Eventually Avery understood why he never invited to play at the home of his friend Johnny. It was a simple reason that has been a part out the deep south since men first settled there. For Avery, not allowing his best friend to know that he knew the reason was the color of his skin was tougher on him than the reality of not being allowed there in the first place.
We are a growing community of blogging writers who come together each week from all parts of the globe to share individual flash fictions from a single photo prompt (above). The prompt goes up early Wednesday morning CST to give each writer time to compose a story by Friday. Some use the photo as a mere inspiration while others use it as an illustration. Use your imagination and think outside the box.
I am over on words, but I couldn’t cut back much more. In fact, this is just a clip from a story I am writing which came to mind when I saw the contrast in the two cellos side by side. Actually, the photo was perfect. The two cellos are protected by the wooden box. From all things on the outside. Here is what came to mind when I saw the image above. I call it “Beautiful Music”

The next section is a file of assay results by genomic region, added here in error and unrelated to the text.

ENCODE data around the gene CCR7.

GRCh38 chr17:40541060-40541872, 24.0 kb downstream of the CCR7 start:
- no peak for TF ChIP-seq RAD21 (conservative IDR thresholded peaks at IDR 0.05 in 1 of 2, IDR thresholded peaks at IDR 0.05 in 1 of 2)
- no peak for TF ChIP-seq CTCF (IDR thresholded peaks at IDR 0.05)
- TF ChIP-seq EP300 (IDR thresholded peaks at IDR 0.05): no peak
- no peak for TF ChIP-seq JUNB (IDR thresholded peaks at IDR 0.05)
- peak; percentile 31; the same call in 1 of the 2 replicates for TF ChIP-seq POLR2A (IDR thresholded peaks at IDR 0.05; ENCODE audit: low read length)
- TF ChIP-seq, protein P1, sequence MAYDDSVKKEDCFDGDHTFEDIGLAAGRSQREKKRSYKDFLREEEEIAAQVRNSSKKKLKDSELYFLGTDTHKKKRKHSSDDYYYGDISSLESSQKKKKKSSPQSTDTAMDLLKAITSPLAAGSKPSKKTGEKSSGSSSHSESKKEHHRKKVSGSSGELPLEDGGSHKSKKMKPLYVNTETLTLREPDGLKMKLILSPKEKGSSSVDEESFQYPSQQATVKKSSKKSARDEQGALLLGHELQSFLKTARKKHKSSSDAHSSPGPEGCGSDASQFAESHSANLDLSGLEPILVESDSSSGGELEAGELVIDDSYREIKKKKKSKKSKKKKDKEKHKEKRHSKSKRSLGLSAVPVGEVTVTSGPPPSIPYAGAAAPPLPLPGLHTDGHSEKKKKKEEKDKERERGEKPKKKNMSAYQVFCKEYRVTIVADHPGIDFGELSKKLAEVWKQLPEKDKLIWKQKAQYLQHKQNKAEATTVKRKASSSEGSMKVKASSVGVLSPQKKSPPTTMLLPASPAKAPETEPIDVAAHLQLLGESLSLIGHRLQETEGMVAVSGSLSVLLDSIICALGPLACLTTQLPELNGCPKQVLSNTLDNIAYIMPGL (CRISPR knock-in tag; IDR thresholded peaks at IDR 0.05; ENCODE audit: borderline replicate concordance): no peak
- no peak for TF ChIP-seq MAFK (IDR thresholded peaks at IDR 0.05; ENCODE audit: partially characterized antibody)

After riding our bikes on the church grounds, I sat on the steps with best friend Monty. Two ten-year old kids in a rural southern town enjoying a summer day together.
A bike approached. The man on the bike said “We don’t like coloreds on our side town. Go home.”
Racism. I learned of it at the expense of my best friend, who was black. All I could say was “Sorry man.”
Monty smiled and said “You take cello lessons right?”
“Yes I do.”
“We are like two cellos except our exterior is different shades,” he replied. “We have the same number of strings. We’re shaped the same. When played we sound the same. Just beautiful music.”